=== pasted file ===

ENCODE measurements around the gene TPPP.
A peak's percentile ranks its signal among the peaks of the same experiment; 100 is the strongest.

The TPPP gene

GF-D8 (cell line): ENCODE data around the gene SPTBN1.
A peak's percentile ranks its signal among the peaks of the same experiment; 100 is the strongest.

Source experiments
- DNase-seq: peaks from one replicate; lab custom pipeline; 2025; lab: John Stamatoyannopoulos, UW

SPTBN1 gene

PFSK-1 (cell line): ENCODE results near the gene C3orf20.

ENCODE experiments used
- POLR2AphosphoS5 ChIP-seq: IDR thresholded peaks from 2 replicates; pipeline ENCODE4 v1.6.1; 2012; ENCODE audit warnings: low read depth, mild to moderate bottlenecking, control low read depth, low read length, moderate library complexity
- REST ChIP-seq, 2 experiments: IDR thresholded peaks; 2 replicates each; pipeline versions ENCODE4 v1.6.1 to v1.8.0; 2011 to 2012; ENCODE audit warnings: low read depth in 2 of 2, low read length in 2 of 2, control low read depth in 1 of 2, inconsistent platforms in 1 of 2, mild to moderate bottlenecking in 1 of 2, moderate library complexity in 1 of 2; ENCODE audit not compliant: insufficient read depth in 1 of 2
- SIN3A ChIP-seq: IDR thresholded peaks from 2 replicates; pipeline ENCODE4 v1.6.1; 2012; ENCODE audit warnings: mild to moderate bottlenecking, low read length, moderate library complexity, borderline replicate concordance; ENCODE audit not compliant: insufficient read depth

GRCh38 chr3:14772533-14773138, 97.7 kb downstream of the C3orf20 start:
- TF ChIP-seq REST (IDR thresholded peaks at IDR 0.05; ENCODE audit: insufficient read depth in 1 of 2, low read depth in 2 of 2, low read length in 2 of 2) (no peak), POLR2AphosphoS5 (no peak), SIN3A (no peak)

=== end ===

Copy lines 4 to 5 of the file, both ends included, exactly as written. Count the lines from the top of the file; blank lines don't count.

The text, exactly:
GF-D8 (cell line): ENCODE data around the gene SPTBN1.
A peak's percentile ranks its signal among the peaks of the same experiment; 100 is the strongest.